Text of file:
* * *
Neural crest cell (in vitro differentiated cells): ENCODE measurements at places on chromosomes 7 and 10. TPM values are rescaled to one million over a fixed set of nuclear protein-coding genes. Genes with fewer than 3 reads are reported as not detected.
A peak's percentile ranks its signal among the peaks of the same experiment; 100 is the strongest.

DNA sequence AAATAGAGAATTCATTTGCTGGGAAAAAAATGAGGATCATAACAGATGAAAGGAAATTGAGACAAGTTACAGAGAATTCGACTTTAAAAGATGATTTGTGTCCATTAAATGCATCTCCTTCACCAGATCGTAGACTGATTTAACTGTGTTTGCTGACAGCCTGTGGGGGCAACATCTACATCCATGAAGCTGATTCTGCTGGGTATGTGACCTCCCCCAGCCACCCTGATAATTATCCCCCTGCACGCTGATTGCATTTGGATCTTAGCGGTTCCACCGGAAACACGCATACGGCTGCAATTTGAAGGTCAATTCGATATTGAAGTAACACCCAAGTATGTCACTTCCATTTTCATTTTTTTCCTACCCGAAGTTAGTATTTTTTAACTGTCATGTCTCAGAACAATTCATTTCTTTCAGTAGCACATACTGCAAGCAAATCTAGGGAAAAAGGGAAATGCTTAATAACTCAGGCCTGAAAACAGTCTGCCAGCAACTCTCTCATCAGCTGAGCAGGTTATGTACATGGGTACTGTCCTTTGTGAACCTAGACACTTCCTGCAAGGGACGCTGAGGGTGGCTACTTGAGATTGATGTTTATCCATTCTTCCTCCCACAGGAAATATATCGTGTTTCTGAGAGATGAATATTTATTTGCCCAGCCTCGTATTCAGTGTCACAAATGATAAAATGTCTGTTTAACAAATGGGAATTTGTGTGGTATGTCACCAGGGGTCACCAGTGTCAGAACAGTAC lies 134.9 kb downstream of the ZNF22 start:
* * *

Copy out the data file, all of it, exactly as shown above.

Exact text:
Neural crest cell (in vitro differentiated cells): ENCODE measurements at places on chromosomes 7 and 10. TPM values are rescaled to one million over a fixed set of nuclear protein-coding genes. Genes with fewer than 3 reads are reported as not detected.
A peak's percentile ranks its signal among the peaks of the same experiment; 100 is the strongest.

DNA sequence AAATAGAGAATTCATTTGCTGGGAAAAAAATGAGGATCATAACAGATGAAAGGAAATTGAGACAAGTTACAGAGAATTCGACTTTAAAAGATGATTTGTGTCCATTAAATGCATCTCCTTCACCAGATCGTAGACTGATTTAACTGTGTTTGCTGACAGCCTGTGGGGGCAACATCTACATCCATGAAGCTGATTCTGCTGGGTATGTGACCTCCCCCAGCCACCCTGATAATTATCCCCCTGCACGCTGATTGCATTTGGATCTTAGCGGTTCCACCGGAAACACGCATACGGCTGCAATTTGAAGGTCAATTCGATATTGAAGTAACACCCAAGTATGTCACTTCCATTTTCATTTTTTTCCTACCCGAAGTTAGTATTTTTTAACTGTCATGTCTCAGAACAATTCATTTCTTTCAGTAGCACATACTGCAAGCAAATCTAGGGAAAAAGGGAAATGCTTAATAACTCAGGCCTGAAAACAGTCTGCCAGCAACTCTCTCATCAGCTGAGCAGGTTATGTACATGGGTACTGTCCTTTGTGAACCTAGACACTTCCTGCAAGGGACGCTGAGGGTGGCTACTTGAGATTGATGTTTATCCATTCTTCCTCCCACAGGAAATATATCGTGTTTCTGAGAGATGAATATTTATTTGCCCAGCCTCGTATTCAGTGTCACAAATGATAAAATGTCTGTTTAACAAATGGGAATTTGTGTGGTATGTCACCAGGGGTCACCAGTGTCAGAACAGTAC lies 134.9 kb downstream of the ZNF22 start: